Suddenly, Antonia topped the rise in front of him and stood waiting for him to catch up. The sound of the water was a numbing, throaty roar now, the sound of reckless power constrained between high bluffs and catapulted endlessly into the arms of gravity. He reached Antonia's side, and, drawn by the scene below, stepped perilously close to the broken edge that marked the boundary between heaven and earth. Below him, less than a hundred meters from where he'd caught that colt, the river turned a bend and launched itself over the mountainside. Impossibly far below, the water gathered itself again and continued its rush to the sea.

"That's what was waiting for you if you'd slipped up today," she shouted. "And everyone but you knew it."

The sight of that murderous drop, with the sunlight shattering into rainbows in the mist above the falls, sent a charge of excitement through his body. Fear? Yes, certainly. That much raw kinetic energy generated fear in any living creature. But Jim recognized something else in the exultant expansion in his chest. He'd felt it before, though it had been a long, long time.

Antonia stood looking at him, anger and desperate disbelief in her eyes. She looked betrayed, as if she saw a thief where she'd expected to see a rescuer. The look on her face broke his heart. He wanted so much for her to understand.

She turned abruptly and headed back down the path. He went after her, caught her arm, turned her to face him. "Antonia, even if I had known the risk I was taking, I wouldn't--I couldn't have done anything differently. I did what I did because of what I am. Surely you can't have been with me all this time and not know that."

She shrugged out of his grip and stepped away from him, as if she had to find a safe distance from which to speak. She found a haven against a large outcropping of rock, the stone at her back providing protection. She refused to meet his eyes. "All I could think about was that water going over the edge. All I could see was you lying broken at the bottom."

He came closer, smoothed the hair away from her face, brushed her lips with his. "I'm here, Antonia. I'm alive."

"Until I saw you in that river today I had never been afraid of anything in my life," she whispered fiercely, her hands digging into his back. "Nothing! If this is love, I don't want it."

"This is not about love, Antonia," he said. "It's about life." He reached down and slipped his hands under her shirt, raised it so he could press close and feel her naked skin against his. "We beat death today," he murmured, his lips close to her ear. "That's the most powerful feeling a Human can have--to look death in the face and live. It's like food when you're starving, like water when you're dying of thirst, like sex.

"You can't tell me you don't feel it, too," he whispered. He kissed her again, seeking a need that matched his own. She responded with a sigh that sent raging chills down his spine, with a kiss that urged him to overwhelming passion. Jim knew she wanted to believe otherwise, but her body expressed its own truth, even as his did. There was no denying it. And, like the irresistible rush of water below them, there was no stopping it.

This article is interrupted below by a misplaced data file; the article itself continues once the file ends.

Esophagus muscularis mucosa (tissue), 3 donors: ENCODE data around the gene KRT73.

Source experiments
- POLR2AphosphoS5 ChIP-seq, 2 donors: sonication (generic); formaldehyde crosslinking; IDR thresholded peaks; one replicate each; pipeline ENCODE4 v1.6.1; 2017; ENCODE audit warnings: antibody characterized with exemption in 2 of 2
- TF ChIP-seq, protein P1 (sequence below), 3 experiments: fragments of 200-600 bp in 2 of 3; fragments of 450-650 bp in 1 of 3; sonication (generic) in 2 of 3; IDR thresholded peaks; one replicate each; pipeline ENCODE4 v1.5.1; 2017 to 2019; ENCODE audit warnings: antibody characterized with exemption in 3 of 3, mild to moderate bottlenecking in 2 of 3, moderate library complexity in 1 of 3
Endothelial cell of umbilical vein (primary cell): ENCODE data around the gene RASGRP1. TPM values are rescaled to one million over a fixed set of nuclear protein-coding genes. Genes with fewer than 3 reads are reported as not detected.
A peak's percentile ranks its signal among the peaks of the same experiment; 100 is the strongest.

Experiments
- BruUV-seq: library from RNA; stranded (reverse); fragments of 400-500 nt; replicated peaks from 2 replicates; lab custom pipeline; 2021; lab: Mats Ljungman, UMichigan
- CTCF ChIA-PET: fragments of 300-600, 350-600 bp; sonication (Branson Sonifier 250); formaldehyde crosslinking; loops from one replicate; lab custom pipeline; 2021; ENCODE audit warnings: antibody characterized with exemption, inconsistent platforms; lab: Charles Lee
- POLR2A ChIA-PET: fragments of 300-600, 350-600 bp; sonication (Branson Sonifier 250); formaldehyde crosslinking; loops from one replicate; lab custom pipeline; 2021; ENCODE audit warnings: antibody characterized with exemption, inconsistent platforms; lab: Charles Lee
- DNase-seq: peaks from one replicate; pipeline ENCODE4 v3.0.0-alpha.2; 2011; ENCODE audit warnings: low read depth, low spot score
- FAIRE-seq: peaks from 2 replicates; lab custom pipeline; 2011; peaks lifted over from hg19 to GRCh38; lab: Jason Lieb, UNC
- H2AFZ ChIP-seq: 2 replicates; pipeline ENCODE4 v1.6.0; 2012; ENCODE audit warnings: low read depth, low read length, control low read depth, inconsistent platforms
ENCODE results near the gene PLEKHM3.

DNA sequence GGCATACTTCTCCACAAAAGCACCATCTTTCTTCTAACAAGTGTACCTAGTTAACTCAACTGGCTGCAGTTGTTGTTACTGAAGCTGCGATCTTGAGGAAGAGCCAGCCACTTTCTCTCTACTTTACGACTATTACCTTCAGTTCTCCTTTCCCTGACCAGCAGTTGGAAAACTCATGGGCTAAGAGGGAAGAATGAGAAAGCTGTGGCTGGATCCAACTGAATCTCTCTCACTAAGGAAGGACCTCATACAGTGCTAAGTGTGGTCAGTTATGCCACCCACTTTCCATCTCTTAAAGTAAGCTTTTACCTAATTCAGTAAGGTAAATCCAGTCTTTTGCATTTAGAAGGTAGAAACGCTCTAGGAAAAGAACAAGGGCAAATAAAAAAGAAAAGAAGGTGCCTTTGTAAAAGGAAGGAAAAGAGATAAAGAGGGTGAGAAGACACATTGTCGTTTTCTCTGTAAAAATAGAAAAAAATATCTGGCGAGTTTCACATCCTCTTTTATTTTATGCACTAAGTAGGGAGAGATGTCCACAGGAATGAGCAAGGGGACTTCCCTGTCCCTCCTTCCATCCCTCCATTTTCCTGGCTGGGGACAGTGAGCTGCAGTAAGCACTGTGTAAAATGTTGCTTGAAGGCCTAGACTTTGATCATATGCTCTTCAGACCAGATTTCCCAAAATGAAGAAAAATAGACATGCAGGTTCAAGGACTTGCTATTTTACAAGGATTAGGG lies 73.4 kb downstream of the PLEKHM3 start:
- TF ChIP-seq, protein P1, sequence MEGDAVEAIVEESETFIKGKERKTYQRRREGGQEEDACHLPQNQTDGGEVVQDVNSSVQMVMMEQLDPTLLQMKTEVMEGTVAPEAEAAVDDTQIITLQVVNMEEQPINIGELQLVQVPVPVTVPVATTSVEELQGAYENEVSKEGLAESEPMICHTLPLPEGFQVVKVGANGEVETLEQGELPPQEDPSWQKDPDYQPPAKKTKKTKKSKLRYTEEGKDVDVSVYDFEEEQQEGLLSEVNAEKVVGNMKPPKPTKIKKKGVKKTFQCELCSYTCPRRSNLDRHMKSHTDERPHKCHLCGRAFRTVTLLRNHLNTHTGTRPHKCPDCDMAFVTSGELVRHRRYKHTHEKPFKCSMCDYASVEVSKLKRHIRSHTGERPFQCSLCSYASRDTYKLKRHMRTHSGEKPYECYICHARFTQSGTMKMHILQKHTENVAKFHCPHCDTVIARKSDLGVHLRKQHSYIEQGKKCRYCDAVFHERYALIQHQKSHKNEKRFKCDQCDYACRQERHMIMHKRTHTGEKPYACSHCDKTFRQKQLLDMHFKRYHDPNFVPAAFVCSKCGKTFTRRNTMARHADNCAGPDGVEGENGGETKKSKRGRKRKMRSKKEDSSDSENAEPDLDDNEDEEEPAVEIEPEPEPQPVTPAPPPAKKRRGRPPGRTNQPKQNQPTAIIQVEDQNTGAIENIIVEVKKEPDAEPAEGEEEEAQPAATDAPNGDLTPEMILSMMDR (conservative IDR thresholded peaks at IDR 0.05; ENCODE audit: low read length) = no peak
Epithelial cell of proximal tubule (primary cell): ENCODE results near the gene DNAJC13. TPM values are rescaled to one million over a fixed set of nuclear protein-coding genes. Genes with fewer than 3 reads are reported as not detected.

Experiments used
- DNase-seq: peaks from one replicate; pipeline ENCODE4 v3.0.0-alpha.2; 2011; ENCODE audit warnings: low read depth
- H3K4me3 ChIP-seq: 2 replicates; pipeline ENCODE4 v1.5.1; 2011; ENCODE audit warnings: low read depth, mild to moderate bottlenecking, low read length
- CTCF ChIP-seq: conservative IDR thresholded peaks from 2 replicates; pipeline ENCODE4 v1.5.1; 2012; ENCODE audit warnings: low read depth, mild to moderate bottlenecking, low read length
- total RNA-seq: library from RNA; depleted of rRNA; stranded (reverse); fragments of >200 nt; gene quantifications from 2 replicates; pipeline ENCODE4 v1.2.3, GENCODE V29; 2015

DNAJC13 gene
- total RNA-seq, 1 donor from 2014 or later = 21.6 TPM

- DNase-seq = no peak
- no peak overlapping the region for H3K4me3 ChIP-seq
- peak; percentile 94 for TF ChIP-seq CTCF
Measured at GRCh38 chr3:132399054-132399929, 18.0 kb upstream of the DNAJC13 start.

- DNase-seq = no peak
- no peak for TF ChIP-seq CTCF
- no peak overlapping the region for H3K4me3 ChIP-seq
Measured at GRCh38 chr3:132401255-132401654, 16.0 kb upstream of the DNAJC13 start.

He removed the few clothes that still separated them and joined them in a single, fluid movement. She welcomed him with a moan, moved with him for an endless time with the strength of flowing water, came with him finally with the power of victorious life.

And the ceaseless voice of the river carried the sound of their triumph over the mountainside and away.


Sex--even the best kind of sex--resolves few issues between men and women. Jim Kirk had had enough of it--of all kinds--to know. He wasn't surprised to discover the same unanswered questions that had followed the two of them up the trail to the high pastures had followed them back down to the ranch in the valley. The uncertainties lay between them like so many river crossings that neither he nor Antonia had the courage to attempt. And no amount of sweat in the night would be enough to get them over.

Jim began to find reasons to be at his cabin when Antonia was working at the ranch. He took Butler--nearly full-grown now--out for long hikes along the ridge. He rode, he worked, he tried hard not to think. He was afraid of where his thoughts might take him.

He should have known better than to show up at Uncle Jack's place when one of those moods was on him. Jack was both perceptive and blunt. "What the hell's eating you now, Jim? Don't tell me you and that girl are already getting tired of each other."

"No, I wouldn't put it that way," Jim said with a thin smile.

"What, then? Dragging your feet about getting married, I expect. Still trying to keep your options open. Women hate that, you know."

Jim sighed. Uncle Jack probably hadn't been with a woman in twenty years, so who was he to give advice? "Let's just say we're both a little touchy on that subject."

"Well, damn, Jim, it's not like you're committed forever, like it was a hundred years ago. Why not sign a contract for a year, see how it works out?"

If only it was that easy. It was meant to be, of course. That's what the marriage reform laws had intended. But the laws didn't completely account for the Human longing for forever. "I'm not sure we're ready for that."

"Oh, for cryin' out loud, boy. She's young, she's beautiful, she'll have pretty babies. Marry her and be happy. That's what life is supposed to be all about."